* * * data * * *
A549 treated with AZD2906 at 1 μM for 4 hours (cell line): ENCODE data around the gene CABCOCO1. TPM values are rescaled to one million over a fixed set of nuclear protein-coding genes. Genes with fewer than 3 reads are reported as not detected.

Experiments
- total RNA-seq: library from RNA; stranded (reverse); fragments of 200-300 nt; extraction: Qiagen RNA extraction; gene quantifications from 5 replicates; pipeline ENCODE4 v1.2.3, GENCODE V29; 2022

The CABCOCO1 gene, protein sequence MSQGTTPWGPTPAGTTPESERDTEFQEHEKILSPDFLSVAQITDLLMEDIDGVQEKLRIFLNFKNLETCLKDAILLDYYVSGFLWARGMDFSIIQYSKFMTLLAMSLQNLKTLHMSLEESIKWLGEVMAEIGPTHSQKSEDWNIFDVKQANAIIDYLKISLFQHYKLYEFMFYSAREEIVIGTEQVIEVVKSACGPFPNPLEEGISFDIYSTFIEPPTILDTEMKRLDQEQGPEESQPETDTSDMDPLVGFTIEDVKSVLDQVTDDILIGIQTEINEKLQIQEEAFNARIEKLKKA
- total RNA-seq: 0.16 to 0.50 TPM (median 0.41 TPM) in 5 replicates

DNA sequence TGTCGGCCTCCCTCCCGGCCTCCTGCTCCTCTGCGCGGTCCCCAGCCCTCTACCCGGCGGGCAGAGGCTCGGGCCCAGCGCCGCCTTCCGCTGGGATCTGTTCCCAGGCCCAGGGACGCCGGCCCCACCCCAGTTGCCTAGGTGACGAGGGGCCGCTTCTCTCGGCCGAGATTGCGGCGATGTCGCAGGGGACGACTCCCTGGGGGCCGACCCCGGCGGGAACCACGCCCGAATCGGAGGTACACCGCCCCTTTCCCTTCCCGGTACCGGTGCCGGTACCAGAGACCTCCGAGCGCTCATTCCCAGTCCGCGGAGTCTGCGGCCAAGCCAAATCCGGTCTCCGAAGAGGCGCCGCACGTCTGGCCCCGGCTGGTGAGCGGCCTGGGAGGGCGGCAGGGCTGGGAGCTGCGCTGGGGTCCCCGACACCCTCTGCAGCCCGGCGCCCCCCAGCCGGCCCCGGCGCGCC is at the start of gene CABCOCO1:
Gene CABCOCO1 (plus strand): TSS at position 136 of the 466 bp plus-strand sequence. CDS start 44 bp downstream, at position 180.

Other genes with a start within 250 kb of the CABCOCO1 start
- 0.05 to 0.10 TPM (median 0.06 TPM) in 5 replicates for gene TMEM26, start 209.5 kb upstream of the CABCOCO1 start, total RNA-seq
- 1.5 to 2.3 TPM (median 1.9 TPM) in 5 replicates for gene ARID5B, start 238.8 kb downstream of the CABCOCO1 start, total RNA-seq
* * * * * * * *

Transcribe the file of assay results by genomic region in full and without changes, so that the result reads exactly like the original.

A549 treated with AZD2906 at 1 μM for 4 hours (cell line): ENCODE data around the gene CABCOCO1. TPM values are rescaled to one million over a fixed set of nuclear protein-coding genes. Genes with fewer than 3 reads are reported as not detected.

Experiments
- total RNA-seq: library from RNA; stranded (reverse); fragments of 200-300 nt; extraction: Qiagen RNA extraction; gene quantifications from 5 replicates; pipeline ENCODE4 v1.2.3, GENCODE V29; 2022

The CABCOCO1 gene, protein sequence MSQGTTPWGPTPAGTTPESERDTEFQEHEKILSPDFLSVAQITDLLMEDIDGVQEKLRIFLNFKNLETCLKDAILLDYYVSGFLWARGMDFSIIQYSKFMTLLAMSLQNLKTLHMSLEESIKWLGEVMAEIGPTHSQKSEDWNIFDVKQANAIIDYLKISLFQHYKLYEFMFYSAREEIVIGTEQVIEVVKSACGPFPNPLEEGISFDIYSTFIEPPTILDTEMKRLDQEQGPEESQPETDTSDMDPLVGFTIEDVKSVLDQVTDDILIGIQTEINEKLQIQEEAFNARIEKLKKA
- total RNA-seq: 0.16 to 0.50 TPM (median 0.41 TPM) in 5 replicates

DNA sequence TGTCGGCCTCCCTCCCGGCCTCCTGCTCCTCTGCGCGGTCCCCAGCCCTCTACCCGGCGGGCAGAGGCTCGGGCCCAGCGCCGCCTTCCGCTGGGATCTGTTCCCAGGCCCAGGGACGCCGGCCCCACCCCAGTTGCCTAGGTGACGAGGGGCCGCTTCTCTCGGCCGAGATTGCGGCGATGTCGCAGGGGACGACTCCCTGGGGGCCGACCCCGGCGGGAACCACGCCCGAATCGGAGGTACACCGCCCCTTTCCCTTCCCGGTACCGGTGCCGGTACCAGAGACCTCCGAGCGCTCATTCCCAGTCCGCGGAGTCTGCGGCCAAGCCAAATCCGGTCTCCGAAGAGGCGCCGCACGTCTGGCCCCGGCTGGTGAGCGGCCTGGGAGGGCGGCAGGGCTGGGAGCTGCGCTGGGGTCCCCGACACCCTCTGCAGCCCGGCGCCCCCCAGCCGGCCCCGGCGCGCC is at the start of gene CABCOCO1:
Gene CABCOCO1 (plus strand): TSS at position 136 of the 466 bp plus-strand sequence. CDS start 44 bp downstream, at position 180.

Other genes with a start within 250 kb of the CABCOCO1 start
- 0.05 to 0.10 TPM (median 0.06 TPM) in 5 replicates for gene TMEM26, start 209.5 kb upstream of the CABCOCO1 start, total RNA-seq
- 1.5 to 2.3 TPM (median 1.9 TPM) in 5 replicates for gene ARID5B, start 238.8 kb downstream of the CABCOCO1 start, total RNA-seq